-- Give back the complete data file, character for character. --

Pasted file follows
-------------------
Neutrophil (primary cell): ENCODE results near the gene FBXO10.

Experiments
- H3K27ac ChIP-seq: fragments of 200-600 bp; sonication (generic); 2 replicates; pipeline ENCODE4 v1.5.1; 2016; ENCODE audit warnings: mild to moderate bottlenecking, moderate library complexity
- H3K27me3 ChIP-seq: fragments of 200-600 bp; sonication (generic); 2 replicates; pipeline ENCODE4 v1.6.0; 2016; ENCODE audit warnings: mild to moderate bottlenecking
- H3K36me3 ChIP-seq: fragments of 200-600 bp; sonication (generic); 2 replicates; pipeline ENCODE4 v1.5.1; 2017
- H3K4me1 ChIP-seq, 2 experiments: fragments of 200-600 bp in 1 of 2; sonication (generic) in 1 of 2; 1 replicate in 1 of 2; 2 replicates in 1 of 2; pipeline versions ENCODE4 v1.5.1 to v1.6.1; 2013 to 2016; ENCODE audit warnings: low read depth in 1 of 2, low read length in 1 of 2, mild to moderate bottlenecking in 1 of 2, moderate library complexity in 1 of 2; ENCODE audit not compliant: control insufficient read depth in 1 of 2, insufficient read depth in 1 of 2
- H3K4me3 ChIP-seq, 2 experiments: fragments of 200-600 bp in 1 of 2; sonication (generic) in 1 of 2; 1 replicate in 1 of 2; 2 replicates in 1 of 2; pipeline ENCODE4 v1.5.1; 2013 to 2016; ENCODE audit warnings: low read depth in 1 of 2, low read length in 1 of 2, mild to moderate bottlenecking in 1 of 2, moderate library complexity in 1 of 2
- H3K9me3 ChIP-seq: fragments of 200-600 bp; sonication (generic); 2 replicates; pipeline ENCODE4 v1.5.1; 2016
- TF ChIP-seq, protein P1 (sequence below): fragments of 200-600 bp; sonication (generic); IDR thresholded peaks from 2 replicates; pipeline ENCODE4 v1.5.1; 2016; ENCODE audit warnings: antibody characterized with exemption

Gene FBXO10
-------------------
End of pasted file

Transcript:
Neutrophil (primary cell): ENCODE results near the gene FBXO10.

Experiments
- H3K27ac ChIP-seq: fragments of 200-600 bp; sonication (generic); 2 replicates; pipeline ENCODE4 v1.5.1; 2016; ENCODE audit warnings: mild to moderate bottlenecking, moderate library complexity
- H3K27me3 ChIP-seq: fragments of 200-600 bp; sonication (generic); 2 replicates; pipeline ENCODE4 v1.6.0; 2016; ENCODE audit warnings: mild to moderate bottlenecking
- H3K36me3 ChIP-seq: fragments of 200-600 bp; sonication (generic); 2 replicates; pipeline ENCODE4 v1.5.1; 2017
- H3K4me1 ChIP-seq, 2 experiments: fragments of 200-600 bp in 1 of 2; sonication (generic) in 1 of 2; 1 replicate in 1 of 2; 2 replicates in 1 of 2; pipeline versions ENCODE4 v1.5.1 to v1.6.1; 2013 to 2016; ENCODE audit warnings: low read depth in 1 of 2, low read length in 1 of 2, mild to moderate bottlenecking in 1 of 2, moderate library complexity in 1 of 2; ENCODE audit not compliant: control insufficient read depth in 1 of 2, insufficient read depth in 1 of 2
- H3K4me3 ChIP-seq, 2 experiments: fragments of 200-600 bp in 1 of 2; sonication (generic) in 1 of 2; 1 replicate in 1 of 2; 2 replicates in 1 of 2; pipeline ENCODE4 v1.5.1; 2013 to 2016; ENCODE audit warnings: low read depth in 1 of 2, low read length in 1 of 2, mild to moderate bottlenecking in 1 of 2, moderate library complexity in 1 of 2
- H3K9me3 ChIP-seq: fragments of 200-600 bp; sonication (generic); 2 replicates; pipeline ENCODE4 v1.5.1; 2016
- TF ChIP-seq, protein P1 (sequence below): fragments of 200-600 bp; sonication (generic); IDR thresholded peaks from 2 replicates; pipeline ENCODE4 v1.5.1; 2016; ENCODE audit warnings: antibody characterized with exemption

Gene FBXO10